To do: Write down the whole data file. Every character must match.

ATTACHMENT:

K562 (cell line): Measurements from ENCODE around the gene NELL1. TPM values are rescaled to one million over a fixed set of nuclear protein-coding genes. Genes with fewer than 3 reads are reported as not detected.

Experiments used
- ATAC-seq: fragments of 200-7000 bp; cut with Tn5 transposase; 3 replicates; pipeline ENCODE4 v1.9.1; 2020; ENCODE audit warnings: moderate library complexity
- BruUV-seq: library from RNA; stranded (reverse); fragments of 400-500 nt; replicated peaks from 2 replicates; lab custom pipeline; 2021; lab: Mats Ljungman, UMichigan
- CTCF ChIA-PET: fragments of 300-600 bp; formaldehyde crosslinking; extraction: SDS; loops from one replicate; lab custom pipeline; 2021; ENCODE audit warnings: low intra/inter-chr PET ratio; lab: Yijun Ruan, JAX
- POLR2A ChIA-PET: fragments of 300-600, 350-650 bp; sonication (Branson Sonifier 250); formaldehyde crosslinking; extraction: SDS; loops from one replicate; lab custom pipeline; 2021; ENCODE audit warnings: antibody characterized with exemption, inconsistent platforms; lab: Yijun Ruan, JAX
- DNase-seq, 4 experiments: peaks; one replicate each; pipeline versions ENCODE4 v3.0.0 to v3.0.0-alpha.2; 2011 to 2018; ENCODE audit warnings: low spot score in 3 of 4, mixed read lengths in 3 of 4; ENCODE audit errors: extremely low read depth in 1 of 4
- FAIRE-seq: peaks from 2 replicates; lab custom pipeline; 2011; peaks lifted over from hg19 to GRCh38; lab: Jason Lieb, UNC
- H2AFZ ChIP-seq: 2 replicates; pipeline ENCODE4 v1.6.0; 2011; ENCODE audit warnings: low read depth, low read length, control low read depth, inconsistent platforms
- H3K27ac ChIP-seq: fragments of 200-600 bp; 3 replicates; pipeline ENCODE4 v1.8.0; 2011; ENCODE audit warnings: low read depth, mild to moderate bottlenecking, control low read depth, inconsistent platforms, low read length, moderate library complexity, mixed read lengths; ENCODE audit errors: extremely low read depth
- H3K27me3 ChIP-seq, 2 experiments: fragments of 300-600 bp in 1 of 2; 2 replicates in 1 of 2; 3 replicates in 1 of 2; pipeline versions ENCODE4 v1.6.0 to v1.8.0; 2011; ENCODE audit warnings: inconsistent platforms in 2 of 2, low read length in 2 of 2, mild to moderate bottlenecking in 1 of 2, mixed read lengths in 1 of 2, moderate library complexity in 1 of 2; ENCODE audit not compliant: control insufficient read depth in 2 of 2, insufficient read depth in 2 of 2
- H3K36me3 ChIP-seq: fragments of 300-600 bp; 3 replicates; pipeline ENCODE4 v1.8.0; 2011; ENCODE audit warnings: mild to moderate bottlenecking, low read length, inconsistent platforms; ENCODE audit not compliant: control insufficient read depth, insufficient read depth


K562 (cell line): Measurements from ENCODE around the gene NELL1. TPM values are rescaled to one million over a fixed set of nuclear protein-coding genes. Genes with fewer than 3 reads are reported as not detected.

Experiments used
- ATAC-seq: fragments of 200-7000 bp; cut with Tn5 transposase; 3 replicates; pipeline ENCODE4 v1.9.1; 2020; ENCODE audit warnings: moderate library complexity
- BruUV-seq: library from RNA; stranded (reverse); fragments of 400-500 nt; replicated peaks from 2 replicates; lab custom pipeline; 2021; lab: Mats Ljungman, UMichigan
- CTCF ChIA-PET: fragments of 300-600 bp; formaldehyde crosslinking; extraction: SDS; loops from one replicate; lab custom pipeline; 2021; ENCODE audit warnings: low intra/inter-chr PET ratio; lab: Yijun Ruan, JAX
- POLR2A ChIA-PET: fragments of 300-600, 350-650 bp; sonication (Branson Sonifier 250); formaldehyde crosslinking; extraction: SDS; loops from one replicate; lab custom pipeline; 2021; ENCODE audit warnings: antibody characterized with exemption, inconsistent platforms; lab: Yijun Ruan, JAX
- DNase-seq, 4 experiments: peaks; one replicate each; pipeline versions ENCODE4 v3.0.0 to v3.0.0-alpha.2; 2011 to 2018; ENCODE audit warnings: low spot score in 3 of 4, mixed read lengths in 3 of 4; ENCODE audit errors: extremely low read depth in 1 of 4
- FAIRE-seq: peaks from 2 replicates; lab custom pipeline; 2011; peaks lifted over from hg19 to GRCh38; lab: Jason Lieb, UNC
- H2AFZ ChIP-seq: 2 replicates; pipeline ENCODE4 v1.6.0; 2011; ENCODE audit warnings: low read depth, low read length, control low read depth, inconsistent platforms
- H3K27ac ChIP-seq: fragments of 200-600 bp; 3 replicates; pipeline ENCODE4 v1.8.0; 2011; ENCODE audit warnings: low read depth, mild to moderate bottlenecking, control low read depth, inconsistent platforms, low read length, moderate library complexity, mixed read lengths; ENCODE audit errors: extremely low read depth
- H3K27me3 ChIP-seq, 2 experiments: fragments of 300-600 bp in 1 of 2; 2 replicates in 1 of 2; 3 replicates in 1 of 2; pipeline versions ENCODE4 v1.6.0 to v1.8.0; 2011; ENCODE audit warnings: inconsistent platforms in 2 of 2, low read length in 2 of 2, mild to moderate bottlenecking in 1 of 2, mixed read lengths in 1 of 2, moderate library complexity in 1 of 2; ENCODE audit not compliant: control insufficient read depth in 2 of 2, insufficient read depth in 2 of 2
- H3K36me3 ChIP-seq: fragments of 300-600 bp; 3 replicates; pipeline ENCODE4 v1.8.0; 2011; ENCODE audit warnings: mild to moderate bottlenecking, low read length, inconsistent platforms; ENCODE audit not compliant: control insufficient read depth, insufficient read depth